Inside the venue, the conference commenced with India handing over the COP Presidency to Korea as delegates from 196 countries gathered to discuss the future of biodiversity along with inter-governmental organisations, members from civil society in addition to many other representative groups such as youth, indigenous people and women.
The opening also witnessed the official launch of the fourth edition of the Global Biodiversity Outlook (GBO4) report. The GBO4 is the publication of the Convention on Biological Diversity (CBD) and is a periodic report that summarizes the latest data on the status and trends of biodiversity along with drawing conclusions relevant to the further implementation of the Convention.
COP12 is expected to adopt a “Pyeongchang Roadmap” to enhance the implementation for the Strategic Plan for Biodiversity 2011-2020 and the achievement of the Aichi biodiversity targets. Following the opening ceremony, countries began their two-week journey by giving in their country’s opening statement. GYBN also delivered its first intervention where it urged parties to overcome differences and national interests and to work together to achieve the Aichi Targets to halt the loss of biodiversity.
COP12 will be discussing the mid-term review of progress towards the goals of the Strategic Plan for Biodiversity, development of further tools and guidance where necessary in addition to the review of updated National Biodiversity Strategies and Action Plans (NBSAPs), biodiversity and sustainable development, resource mobilisation among other issues. The negotiations are now ready to begin with all geared up with what is expected to be a very hectic two weeks.
GYBN’s members Reem Al Mealla (Bahrain) and MinJae (Korea) delivering the first intervention on behalf of youth at the opening ceremony
Amidst the mist and fog surrounding the ancient mountains of Pyeongchang in Korea, a beautiful youth movement has been getting ready to shine its light once again as it contributes towards protecting biodiversity for the coming generations. This youth movement comes under the family name of the Global Youth Biodiversity Network (GYBN).
GYBN is an international network of youth organisations and individuals from all over the world whose common goal is to prevent the loss of biodiversity. As the official major group for youth in the negotiations under the CBD, GYBN aims to represent the voice of global youth in the negotiations under the United Nations Convention of Biological Diversity (CBD). Moreover, it aims to raise awareness among young people of the values of biodiversity in addition to connecting individuals and youth organisations, in order to build a global coalition to halt the loss of biodiversity.
GYBN’s Youth Delegation filled with the spirit of the Korean Tigers during their Preparatory Meeting the day before the official opening of COP12
The idea of creating an international youth network to link young people in preserving of biodiversity immersed in 2008, however it wasn’t until the Tenth Conference of Parties (COP10) in 2010 that youth came together to announce their interest in starting a Global Youth Biodiversity Network.
GYBN was officially established at a conference hosted by NAJU in Berlin, Germany, which brought together 36 youth representing various organisations from 22 countries in August 2012. One of the many valuable outcomes of this conference was a position paper for the CBD COP11, which was hosted in Hyderabad. Two years down the line, GYBN had established a strong presence especially following the Montreal talks, which took place last June 2014. Four months later, within the short time since its establishment, GYBN succeeded in bringing together a youth delegation consisting of a representative from every inhabited continent to the CBD COP12 negotiations for the first time.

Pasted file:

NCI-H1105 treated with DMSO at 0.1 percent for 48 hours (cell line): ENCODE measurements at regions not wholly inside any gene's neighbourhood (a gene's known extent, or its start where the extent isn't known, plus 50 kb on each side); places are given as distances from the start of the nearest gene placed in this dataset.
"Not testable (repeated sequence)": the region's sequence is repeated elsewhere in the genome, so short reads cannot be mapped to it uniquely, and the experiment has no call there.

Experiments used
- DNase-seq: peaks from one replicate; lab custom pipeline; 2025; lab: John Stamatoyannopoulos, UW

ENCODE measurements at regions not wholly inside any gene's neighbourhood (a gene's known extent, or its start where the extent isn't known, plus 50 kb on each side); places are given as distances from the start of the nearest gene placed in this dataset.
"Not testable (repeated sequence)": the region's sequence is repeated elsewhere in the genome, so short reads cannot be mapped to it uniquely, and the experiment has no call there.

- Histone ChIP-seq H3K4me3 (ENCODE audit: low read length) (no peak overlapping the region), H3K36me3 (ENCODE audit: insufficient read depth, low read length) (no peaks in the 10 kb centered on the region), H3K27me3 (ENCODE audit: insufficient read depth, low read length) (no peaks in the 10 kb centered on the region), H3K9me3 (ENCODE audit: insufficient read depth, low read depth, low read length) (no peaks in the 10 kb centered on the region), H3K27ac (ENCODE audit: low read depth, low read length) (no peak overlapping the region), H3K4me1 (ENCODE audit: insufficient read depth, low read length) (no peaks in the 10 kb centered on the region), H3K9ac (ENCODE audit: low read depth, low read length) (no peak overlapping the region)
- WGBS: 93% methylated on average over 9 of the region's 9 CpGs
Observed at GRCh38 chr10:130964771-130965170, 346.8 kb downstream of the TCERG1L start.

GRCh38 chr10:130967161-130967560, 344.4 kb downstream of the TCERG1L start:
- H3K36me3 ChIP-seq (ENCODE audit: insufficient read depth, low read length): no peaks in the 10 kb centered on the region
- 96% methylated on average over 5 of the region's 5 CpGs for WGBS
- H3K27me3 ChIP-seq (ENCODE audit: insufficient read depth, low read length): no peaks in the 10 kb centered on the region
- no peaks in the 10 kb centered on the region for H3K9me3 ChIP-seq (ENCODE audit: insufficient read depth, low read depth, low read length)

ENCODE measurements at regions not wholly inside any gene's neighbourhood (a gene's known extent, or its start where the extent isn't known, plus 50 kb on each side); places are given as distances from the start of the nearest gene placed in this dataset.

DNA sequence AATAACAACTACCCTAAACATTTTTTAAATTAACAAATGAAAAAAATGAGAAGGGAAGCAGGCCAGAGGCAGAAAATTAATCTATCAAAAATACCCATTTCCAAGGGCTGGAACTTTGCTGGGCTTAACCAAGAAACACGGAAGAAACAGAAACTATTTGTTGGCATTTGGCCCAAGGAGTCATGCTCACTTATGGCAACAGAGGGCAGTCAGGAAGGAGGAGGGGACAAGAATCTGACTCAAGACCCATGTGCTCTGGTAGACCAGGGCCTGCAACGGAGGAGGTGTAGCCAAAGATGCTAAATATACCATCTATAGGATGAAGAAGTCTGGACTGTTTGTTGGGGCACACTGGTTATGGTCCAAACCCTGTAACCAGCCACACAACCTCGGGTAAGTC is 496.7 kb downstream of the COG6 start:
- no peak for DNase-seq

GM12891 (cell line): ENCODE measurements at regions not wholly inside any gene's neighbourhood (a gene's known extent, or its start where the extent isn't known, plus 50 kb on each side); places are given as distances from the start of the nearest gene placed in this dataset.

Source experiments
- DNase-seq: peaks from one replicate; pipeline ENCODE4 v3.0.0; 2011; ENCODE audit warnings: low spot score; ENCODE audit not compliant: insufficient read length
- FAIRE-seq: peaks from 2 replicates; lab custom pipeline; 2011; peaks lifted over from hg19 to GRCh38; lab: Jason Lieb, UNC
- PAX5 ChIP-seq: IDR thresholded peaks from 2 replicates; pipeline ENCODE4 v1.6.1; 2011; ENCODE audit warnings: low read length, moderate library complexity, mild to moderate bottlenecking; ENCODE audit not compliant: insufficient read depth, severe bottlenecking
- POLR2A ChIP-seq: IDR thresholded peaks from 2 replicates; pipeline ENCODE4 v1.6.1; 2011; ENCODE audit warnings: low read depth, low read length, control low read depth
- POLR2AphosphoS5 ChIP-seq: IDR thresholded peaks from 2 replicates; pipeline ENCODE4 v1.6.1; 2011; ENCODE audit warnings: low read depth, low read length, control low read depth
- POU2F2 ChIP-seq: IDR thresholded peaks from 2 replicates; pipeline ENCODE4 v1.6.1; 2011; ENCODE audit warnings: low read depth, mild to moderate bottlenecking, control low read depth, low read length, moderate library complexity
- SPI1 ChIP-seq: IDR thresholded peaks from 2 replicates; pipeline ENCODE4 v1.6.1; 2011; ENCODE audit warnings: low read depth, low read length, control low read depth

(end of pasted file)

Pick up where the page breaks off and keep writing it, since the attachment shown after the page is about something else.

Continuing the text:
On the first day, despite the cold temperatures in Pyeongchang, the youth meeting room radiated with warmth erupting from the team’s excitement as they commenced their preparatory meeting for COP12. The CBD framework and decision making process was discussed followed by an overview of the COP12 agenda items and working groups. The team was treated to inspiring and wise words on how can youth influence the CBD process from a group of amazing panelists including Ms. Christine Von Weissäcker, Ms. Malta Qwathekana – the South African delegate, Mr. Horst Korn – the SBSTTA German Focal Point and Ms. Chantal Robichaud – a member of the Secretariat.
Right to left: Ms. Christine Von Weissäcker, Ms. Malta Qwathekana, Ms. Chantal Robichaud and Mr. Horst Korn
The team also worked on defining youth positions on various topics along with their strategy plan for COP12 that covers various aspects such as interventions, campaigns, side events, press conferences and much more. After a long day of team building and educational sessions along with discussions around members personal goals and GYBN goals during COP12, and ways to achieve them; the generous Korean Council for Biological Diversity (KCBD) treated the team to a delicious Korean traditional style dinner. As the night took over and temperatures dropped lower, the team’s excitement soared as they looked forward to all that is to be experienced and gained in the next two weeks.
Kabir is one of our GYBN delegates from India – Check out his blog post about COP-12!
Yesterday, 30 youth delegates from 16 countries attended GYBN’s Youth Preparatory Meeting in Pyeongchang, South Korea. We had educational sessions about the CBD Framework and decision making process, an overview of COP-12 agenda items, a presentation by Christine Von Weissacker about how to influence the CBD process, a panel discussion by Chantal Robichaud, Horst Korn, and Malta Qwathekana, and a team building session where we discussed our personal goals and goals for GYBN during COP-12 and how we would achieve them.